He gave them the necessities of life:

When a poor and crippled woman was shunned on contracting measles, the Master, on being informed, ‘immediately engaged a woman to care for her; took a room, put comfortable bedding (His own) into it, called the doctor, sent food and everything she needed.  He went to see that she had every attention, and when she died in peace and comfort, He it was Who arranged her simple funeral, paying all charges.’  (Honnold, Annamarie, Vignettes from the Life of ‘Abdu’l-Bahá, p. 43)

He would feed them with His own hands:

Bahiyyih Randall was only thirteen years old when she went to Haifa to see the Master.  She recalled that ‘there was a perfectly wonderful person who always sat on the right of ‘Abdu’l-Bahá at dinner.  His name was Haydar-‘Ali and he had been a follower of Baha’u’llah and was so meek and so beautiful.  His hands would shake so that he could not eat.  He was such an old, old man, and ‘Abdu’l-Bahá would feed him with such tenderness.  (Honnold, Annamarie, Vignettes from the Life of ‘Abdu’l-Bahá, p. 94)

He would cheer their hearts, saying:

If there is a sick person and one wishes to cure him, let one cause joy and happiness in his heart. (‘Abdu’l-Bahá, Tablets of ‘Abdu’l-Bahá v2, p. 417)

Joy is the best cure for your illness. Joy is better than a hundred thousand medicines for a sick person. (‘Abdu’l-Bahá, Tablets of ‘Abdu’l-Bahá v2, p. 417)

Here’s how He did it:

While in San Francisco, ‘Abdu’l-Bahá visited a black believer, Mr Charles Tinsley, who had been confined to bed for a long time with a broken leg.  The Master said to him:  ‘You must not be sad.  This affliction will make you spiritually stronger.  Do not be sad.  Cheer up!  Praise be to God, you are dear to me.’ (Honnold, Annamarie, Vignettes from the Life of ‘Abdu’l-Bahá, p. 44)

One day ‘Abdu’l-Bahá asked about the health of Mr Haney.  He told the Master quite frankly, ‘My body is always well, but I am receiving so much Spiritual Food while here that I fear I shall have Spiritual indigestion.’  But his Host assured him:  ‘No, you are going to digest it, for He who gives you the Spiritual Food is going to give you digestive power.’ (Honnold, Annamarie, Vignettes from the Life of ‘Abdu’l-Bahá, p. 143)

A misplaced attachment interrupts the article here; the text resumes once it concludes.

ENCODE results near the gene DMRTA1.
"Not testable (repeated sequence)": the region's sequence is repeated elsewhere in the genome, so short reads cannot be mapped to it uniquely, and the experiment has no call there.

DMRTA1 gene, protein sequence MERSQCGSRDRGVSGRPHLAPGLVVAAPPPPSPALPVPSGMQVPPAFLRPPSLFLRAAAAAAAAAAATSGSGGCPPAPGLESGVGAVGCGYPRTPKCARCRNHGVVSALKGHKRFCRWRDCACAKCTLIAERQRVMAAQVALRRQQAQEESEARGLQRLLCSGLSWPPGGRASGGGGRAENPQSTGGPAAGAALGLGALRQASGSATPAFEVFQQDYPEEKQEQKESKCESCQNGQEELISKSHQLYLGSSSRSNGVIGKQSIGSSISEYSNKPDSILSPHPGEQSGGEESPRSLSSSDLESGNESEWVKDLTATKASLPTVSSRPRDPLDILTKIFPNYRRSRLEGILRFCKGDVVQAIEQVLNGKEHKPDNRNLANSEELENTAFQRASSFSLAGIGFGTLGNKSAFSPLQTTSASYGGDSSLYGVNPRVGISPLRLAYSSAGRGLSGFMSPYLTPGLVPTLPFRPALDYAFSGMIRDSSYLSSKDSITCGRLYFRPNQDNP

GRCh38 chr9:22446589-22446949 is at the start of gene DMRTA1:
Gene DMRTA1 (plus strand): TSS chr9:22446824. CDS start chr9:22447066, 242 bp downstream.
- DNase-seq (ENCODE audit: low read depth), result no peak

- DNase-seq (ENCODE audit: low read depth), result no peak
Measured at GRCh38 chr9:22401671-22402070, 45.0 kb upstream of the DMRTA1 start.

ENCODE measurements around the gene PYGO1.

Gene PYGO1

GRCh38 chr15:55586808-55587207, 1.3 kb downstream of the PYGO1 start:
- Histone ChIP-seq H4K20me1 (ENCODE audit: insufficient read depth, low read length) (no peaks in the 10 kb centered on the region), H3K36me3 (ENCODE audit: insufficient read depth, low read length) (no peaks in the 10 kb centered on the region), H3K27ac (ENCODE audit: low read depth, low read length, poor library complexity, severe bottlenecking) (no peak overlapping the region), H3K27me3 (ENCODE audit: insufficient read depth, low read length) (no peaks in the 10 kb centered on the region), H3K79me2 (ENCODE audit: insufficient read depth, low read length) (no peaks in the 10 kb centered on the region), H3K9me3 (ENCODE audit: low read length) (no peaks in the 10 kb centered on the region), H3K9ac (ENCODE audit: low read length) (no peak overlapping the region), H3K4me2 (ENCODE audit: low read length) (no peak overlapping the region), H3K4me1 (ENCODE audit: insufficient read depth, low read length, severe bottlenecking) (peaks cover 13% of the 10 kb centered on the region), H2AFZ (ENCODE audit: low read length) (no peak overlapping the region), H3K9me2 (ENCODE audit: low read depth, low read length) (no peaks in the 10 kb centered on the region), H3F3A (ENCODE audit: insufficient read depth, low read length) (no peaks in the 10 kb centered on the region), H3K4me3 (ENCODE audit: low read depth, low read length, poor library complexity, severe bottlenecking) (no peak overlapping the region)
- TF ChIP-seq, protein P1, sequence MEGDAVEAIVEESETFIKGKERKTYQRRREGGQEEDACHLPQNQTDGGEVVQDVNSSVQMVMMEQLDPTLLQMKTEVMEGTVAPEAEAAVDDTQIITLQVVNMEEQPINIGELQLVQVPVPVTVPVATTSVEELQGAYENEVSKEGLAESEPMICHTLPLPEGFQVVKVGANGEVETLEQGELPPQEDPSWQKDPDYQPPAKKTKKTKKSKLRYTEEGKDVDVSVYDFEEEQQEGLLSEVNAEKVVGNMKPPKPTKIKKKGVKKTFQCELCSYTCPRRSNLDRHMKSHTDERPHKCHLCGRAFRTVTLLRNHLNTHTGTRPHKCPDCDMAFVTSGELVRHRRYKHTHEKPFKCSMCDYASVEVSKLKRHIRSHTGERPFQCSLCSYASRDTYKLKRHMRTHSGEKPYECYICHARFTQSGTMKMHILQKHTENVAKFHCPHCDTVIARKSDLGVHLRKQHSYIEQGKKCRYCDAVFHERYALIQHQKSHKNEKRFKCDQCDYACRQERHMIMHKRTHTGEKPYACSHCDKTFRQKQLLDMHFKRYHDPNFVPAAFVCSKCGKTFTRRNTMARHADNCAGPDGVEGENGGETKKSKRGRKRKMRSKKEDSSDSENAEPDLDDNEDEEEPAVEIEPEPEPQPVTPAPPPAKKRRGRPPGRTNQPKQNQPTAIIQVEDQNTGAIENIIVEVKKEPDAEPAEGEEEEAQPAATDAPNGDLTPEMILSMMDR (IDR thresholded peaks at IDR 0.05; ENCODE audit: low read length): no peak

To Mrs Smith, a new Baha’i, who belonged to a distinguished Philadelphia family and who was suffering with a headache, the Master said, ‘You must be happy always.  You must be counted among the people of joy and happiness and must be adorned with divine morals.  In a large measure happiness keeps our health while depression of spirit begets diseases.  The substance of eternal happiness is spirituality and divine morality, which has no sorrow to follow it.’ (Honnold, Annamarie, Vignettes from the Life of ‘Abdu’l-Bahá, p. 129)

He showered love on people:

On the day I arrived at Haifa I was ill with a dysentery which I had picked up in the course of my travels. ‘Abdu’l-Baha sent His own physician to me, and visited me Himself. He said, “I would that I could take your illness upon Myself.” I have never forgotten this. I felt, I knew, that in making this remark ‘Abdu’l-Baha was not speaking in mere terms of sympathy. He meant just what He said.  Such is the great love of the Kingdom, of which ‘Abdu’l-Baha spoke so often and so much. This is a love that is difficult, almost impossible, for us to acquire — though we may seek to approximate its perfection. It is more than sympathy, more than empathy. It is sacrificial love.   (Some Warm Memories of ‘Abdu’l-Baha — by Stanwood Cobb http://bahaitalks.blogspot.ca/2012/06/some-warm-memories-of-abdul-baha-by.html#more )

He never judged: